Yeah, yeah, yeah -- Snowden just got a year's asylum in Russia and is leaving the Moscow airport, and as a good blogger I'm supposed to write a post telling you that that's what just happened, even though every other reporter and blogger in the world will be doing exactly the same thing. Well, I told you. I've done my duty.
Right now, I'd rather consider this:
Senators of both parties on Wednesday sharply challenged the National Security Agency's collection of records of all domestic phone calls, even as the latest leaked N.S.A. document provided new details on the way the agency monitors Web browsing around the world.So -- disregarding Internet surveillance for the moment -- we have Senator Leahy saying that the phone surveillance is accomplishing little or nothing. And we have an NSA official all but admitting that:
At a Senate Judiciary Committee hearing, the chairman, Patrick J. Leahy, Democrat of Vermont, accused Obama administration officials of overstating the success of the domestic call log program. He said he had been shown a classified list of "terrorist events" detected through surveillance, and it did not show that "dozens or even several terrorist plots" had been thwarted by the domestic program.
John C. Inglis, the deputy director of the N.S.A., said there had been 13 investigations in which the domestic call tracking program made a "contribution." He cited two discoveries: that several men in San Diego were sending money to a terrorist group in Somalia, and that a suspect who was already under scrutiny in a subway bomb plot was using a different phone.A "contribution"? That's weak tea. And Inglis's two best examples are an American giving money to a group in Africa (which in no way seems to concern an imminent threat to the U.S.) and the gathering of additional information about someone who was already a suspect, and therefore already could have been scrutinized based on actual suspicions that a non-rubber-stamp court would have considered valid and warrant-worthy. That's the best you've got, Mr. Deputy Director, to justify mass scrutiny?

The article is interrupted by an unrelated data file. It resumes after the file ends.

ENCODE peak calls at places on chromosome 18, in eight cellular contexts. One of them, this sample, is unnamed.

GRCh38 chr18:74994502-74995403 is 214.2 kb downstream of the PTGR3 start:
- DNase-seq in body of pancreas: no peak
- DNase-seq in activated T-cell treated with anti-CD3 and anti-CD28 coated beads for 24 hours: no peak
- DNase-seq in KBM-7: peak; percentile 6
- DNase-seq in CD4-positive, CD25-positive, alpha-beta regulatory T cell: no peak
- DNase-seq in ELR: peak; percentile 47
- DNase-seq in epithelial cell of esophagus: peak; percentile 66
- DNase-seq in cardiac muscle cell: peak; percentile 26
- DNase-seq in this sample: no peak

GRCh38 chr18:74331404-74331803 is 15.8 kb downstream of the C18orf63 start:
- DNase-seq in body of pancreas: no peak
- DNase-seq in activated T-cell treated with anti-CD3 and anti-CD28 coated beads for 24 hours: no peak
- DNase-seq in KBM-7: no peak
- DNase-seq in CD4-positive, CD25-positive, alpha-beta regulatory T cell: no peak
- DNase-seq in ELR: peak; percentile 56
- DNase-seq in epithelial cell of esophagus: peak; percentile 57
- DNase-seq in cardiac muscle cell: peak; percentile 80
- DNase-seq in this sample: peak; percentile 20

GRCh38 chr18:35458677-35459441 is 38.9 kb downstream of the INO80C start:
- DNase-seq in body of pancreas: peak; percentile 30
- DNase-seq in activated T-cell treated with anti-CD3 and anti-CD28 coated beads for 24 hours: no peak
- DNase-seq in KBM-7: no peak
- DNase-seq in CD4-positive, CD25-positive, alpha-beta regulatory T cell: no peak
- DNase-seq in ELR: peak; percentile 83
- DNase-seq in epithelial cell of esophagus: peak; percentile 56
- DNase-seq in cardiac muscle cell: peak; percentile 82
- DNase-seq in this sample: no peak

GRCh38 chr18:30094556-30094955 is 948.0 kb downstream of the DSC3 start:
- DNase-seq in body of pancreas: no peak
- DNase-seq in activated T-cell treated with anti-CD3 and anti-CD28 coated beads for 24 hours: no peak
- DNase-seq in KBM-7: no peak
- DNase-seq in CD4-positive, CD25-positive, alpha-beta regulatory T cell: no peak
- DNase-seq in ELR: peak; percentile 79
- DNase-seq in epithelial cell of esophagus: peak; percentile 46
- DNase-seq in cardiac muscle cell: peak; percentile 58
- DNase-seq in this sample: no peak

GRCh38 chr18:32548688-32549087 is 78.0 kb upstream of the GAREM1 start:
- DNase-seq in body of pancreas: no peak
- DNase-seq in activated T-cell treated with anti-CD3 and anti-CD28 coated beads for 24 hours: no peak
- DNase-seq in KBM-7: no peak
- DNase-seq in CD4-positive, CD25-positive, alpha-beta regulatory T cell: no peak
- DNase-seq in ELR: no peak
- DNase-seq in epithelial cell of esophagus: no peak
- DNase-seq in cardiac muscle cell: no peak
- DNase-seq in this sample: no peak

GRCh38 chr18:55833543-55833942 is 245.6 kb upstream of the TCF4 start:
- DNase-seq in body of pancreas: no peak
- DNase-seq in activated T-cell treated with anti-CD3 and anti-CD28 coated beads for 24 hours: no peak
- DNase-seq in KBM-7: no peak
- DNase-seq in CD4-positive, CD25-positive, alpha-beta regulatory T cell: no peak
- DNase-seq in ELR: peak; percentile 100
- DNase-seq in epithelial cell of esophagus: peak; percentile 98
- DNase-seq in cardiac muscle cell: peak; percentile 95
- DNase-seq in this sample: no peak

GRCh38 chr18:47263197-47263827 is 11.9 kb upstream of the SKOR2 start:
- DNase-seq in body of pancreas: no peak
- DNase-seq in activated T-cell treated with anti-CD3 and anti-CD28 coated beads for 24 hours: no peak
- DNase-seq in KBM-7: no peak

If the phone surveillance is pretty much useless, I'm not surprised -- it seems to me that the theory behind the program, and behind a lot of what we now know the NSA is doing, is that the best way to find a needle in a haystack is to pile as much hay on the stack as humanly possible. The vast majority of the money, effort, human labor, and computing power is dedicated to amassing more and more hay. The priority is hay collection and management, not needle identification.
We understandably see these programs as ripe for abuse. And yes, I think I think a Nixonian administration could easily use this data-collecting power to spy on enemies. Spying on political activists who are operating completely within the law is also made easier.
Obviously we should know whether any of that has gone on under Bush or Obama. But I think what's more likely, under both presidents, is that a worship of the method led everyone involved to think it must be worthwhile because it's so damn big and expensive and all-encompassing.
I'm not basing that on anything except a gut sense of what human beings, especially men, are like in bureaucracies. I suspect they're so in awe of the methods that they never stopped to determine whether the methods led to results. It's an attraction to technology that's analogous to the Bush/Cheney attraction to the violence of torture. (Add a visceral technology-lust to a visceral violence-lust and you've got a summer movie blockbuster, I suppose, and all those blockbusters are aimed primary at males, aren't they?)
It seems like a good idea because it's awesome. Not because it works. And so the hay continued to be collected and piled and sorted, at great expense, because the hay-management technology is so damn cool.